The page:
Proliferating internet access has been a big public/private partnership, and therefore we need NN to ensure that it continues to serve the public good. We shuld be fighting for the "public" part of the public/private partnership to not get fleeced.
Does the benefit gained by society by having the service be ubiquitous amount to something greater than the damage done by the elimination of competition? If the answer is yes, then it should be made a public utility. I don't know how anyone could honestly argue that the private oligopoly setup we have now is so valuable to preserve that it provides more value to society than would ubiquitous Internet access. Just the fact that we could actually write laws on the assumption that people have Internet access would provide such tremendous benefit and enable us to get rid of some much duplicated junk as to be monumental.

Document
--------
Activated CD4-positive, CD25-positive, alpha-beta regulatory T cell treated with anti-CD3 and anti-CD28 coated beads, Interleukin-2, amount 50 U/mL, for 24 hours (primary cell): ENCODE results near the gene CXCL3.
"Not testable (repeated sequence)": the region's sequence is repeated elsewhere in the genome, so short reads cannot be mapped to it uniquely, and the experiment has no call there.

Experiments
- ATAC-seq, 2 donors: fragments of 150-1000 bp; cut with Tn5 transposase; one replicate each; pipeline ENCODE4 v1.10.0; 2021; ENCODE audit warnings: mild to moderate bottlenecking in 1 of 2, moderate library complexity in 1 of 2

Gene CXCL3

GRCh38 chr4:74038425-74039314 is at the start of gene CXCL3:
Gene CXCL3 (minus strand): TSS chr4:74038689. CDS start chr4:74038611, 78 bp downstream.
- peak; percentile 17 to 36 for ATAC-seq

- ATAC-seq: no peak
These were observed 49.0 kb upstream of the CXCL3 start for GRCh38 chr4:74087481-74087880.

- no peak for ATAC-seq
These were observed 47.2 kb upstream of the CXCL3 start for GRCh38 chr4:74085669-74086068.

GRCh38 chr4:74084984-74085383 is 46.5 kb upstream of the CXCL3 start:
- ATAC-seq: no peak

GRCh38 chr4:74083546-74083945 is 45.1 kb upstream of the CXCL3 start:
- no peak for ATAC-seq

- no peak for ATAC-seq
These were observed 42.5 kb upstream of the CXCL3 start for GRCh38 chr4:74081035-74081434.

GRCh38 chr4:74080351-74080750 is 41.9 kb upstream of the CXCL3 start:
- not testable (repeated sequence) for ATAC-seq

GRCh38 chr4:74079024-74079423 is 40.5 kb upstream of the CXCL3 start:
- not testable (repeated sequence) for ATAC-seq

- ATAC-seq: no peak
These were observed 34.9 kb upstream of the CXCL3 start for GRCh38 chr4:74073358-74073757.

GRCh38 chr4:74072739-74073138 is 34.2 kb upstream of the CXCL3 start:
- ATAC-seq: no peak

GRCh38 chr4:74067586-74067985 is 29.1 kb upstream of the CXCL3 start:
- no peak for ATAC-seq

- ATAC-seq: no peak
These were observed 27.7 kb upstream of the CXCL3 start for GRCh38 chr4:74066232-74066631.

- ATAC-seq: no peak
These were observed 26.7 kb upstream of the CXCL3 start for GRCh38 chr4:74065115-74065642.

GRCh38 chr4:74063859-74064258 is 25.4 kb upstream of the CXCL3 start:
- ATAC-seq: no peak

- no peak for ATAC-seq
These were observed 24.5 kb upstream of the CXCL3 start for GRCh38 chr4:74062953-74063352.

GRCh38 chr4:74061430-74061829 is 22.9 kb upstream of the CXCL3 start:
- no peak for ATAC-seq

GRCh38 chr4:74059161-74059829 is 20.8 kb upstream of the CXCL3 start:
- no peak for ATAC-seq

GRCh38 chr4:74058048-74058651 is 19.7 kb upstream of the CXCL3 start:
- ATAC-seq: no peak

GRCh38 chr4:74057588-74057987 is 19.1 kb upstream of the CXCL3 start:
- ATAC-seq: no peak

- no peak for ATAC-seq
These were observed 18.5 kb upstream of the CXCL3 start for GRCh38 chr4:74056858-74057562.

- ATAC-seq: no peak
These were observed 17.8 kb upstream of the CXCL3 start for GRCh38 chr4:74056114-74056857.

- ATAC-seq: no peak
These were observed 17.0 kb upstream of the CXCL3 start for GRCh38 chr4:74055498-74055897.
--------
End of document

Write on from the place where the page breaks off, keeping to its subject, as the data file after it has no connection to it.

They are all playing in this space because they want the customers and revenue, but it took a long time for the gentlemen's agreements between the firms to start.
The installers for Comcast (the most recent to enter our building) were super professional, friendly and did a great job.
Hope other cities are able to fight down the exclusive contracts etc.
So help me God I will get involved in local government if for no other reason that to advocate for municipal broadband and requiring fiber be laid for all new construction.
This is only true in the presence of healthy competition, which is generally absent in US broadband. Broadband providers tend to point to their (at most) single competitor as evidence of a competitive market.
It doesn't take collusion to fix prices if you only have one competitor.
Per latency, my ping when playing games was sub 20 (but to be fair the servers were in California).
It's very, very unlikely to come back.